A landlord has approached the experts with an interesting question regarding the ownership of an air-conditioner that was installed by the tenant in his rental property.
The reader tells us that his tenant has installed a split-unit type, where the refrigeration unit is affixed to the exterior of the property, with a pipe leading to the air distribution unit on an interior wall.
The air-conditioner was installed without the landlord’s consent and he wants to know whether the unit now forms part of the rented premises.
See the reader’s question here.
A property is generally rented in a certain condition and should be maintained in more or less the original condition throughout the lease period.
This is usually subject to the provisions relating to inspection and repair, and excludes any damage that may result due to fair wear and tear.
It is quite usual to address such an issue in the lease agreement but the reader does not mention what the relevant provisions are.
The agreement may state that the original condition of the property is to be restored at the expiration of the lease period, in which case, the tenant should effect the removal of the air-conditioner and proper repair.
The landlord will, in terms of the lease agreement, usually have certain remedies, which may include a claim of specific performance.
In other words, he could compel the tenant to abide by the provisions of the lease agreement and restore the condition of the property to the required condition.
An alternative would be for the landlord to claim damages to the amount of money required to restore the condition of the property.
By claiming the funds, he could see to the restoration of the property himself, thus maintaining control over the process.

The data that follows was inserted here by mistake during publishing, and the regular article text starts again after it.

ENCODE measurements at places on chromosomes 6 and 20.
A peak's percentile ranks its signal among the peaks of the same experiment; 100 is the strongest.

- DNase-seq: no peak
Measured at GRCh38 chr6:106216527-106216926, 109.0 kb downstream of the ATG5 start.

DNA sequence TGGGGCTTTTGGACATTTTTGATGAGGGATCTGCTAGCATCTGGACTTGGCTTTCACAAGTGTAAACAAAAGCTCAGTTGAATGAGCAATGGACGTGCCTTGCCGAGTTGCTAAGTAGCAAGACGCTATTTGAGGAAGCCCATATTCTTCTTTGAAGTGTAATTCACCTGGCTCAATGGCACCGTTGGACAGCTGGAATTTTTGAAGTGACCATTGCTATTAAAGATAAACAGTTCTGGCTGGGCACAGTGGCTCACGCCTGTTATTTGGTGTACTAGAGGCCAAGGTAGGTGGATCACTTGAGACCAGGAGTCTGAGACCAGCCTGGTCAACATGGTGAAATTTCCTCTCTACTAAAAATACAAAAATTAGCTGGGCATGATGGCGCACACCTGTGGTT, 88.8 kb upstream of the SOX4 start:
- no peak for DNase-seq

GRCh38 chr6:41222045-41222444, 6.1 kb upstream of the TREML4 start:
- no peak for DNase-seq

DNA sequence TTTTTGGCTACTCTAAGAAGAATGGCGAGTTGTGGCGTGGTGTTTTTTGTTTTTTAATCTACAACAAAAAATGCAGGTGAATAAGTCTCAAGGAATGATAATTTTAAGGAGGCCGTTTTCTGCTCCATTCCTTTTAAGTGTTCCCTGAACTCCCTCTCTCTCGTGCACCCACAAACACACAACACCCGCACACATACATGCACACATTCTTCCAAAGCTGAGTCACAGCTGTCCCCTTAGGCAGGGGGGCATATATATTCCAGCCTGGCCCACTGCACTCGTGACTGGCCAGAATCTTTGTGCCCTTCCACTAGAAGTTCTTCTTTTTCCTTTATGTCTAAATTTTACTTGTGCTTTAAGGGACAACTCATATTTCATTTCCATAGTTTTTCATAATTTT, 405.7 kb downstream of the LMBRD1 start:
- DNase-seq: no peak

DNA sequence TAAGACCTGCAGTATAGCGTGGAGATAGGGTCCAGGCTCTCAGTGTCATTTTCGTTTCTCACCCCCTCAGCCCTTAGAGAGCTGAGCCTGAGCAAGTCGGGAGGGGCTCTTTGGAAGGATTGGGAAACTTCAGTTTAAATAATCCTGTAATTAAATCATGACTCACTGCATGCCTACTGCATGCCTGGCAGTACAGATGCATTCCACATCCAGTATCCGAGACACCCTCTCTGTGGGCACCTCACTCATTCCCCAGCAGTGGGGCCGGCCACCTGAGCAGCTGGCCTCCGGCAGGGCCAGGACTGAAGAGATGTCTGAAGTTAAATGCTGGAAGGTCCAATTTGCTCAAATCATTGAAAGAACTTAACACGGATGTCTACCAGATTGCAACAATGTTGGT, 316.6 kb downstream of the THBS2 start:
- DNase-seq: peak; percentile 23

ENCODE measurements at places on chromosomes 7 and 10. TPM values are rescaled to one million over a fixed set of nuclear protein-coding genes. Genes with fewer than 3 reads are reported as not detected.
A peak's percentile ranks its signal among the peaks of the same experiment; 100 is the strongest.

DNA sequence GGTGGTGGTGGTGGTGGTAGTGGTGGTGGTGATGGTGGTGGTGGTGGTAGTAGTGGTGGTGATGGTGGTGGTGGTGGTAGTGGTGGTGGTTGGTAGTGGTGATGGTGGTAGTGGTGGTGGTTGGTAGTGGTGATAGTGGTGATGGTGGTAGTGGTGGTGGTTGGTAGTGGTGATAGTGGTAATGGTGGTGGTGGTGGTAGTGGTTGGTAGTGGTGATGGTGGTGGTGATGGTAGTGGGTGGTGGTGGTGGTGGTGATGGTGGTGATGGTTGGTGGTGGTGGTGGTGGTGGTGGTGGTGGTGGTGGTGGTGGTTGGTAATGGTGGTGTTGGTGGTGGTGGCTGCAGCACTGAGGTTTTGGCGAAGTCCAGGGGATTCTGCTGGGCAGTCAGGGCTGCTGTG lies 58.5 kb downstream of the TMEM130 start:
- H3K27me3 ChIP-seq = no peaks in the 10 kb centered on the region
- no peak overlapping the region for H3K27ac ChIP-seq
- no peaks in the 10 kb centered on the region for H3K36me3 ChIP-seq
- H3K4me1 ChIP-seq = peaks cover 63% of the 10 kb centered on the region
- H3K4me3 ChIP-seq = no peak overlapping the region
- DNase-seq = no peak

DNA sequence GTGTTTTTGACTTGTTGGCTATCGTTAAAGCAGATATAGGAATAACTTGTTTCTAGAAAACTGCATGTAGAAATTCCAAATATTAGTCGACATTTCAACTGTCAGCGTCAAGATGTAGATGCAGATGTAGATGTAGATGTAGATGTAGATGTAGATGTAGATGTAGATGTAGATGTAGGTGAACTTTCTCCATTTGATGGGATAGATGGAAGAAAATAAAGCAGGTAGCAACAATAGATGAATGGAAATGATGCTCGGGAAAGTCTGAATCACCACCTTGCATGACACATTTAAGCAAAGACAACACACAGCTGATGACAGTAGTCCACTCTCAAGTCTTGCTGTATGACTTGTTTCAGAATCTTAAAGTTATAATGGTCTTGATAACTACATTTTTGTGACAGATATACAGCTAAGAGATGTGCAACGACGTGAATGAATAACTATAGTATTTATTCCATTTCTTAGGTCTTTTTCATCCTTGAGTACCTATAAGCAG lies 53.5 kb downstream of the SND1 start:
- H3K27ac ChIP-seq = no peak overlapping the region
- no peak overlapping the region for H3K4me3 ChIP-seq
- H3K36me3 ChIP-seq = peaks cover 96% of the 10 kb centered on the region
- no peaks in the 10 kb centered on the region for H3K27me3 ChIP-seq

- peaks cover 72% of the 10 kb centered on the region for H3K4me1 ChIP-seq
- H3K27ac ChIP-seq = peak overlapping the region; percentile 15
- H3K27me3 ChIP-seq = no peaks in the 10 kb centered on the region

Similarly, the Rental Housing Act also provides that a landlord may claim compensation for damage to the property.
The Act also provides for the return of the property in a “good state of repair”.
The lease agreement should be examined to determine whether there is any provision relating to the installation of air-conditioning units or the like and whether such installation or the installation method is subject to approval by the landlord.
Should this not be permitted, the tenant would be in breach of the lease agreement and the remedies set out therein should be considered as the landlord need not necessarily wait for the termination of the lease period.
The lease agreement could specifically address the affixing of items to the leased property in various ways.
The landlord may, for example, be given the option to retain the “improvements”, with or without compensation to the tenant.
Without any provision specifically addressing this aspect and in the absence of any “new” agreement, it would be unlikely that the landlord could merely retain the air-conditioner as now forming part of the leased property.
This is because there is also the aspect of unjustified enrichment to consider, with the landlord having been enriched to the detriment of the tenant.
The landlord should look to the provisions of the lease agreement, together with those of the Act, to determine his remedies.
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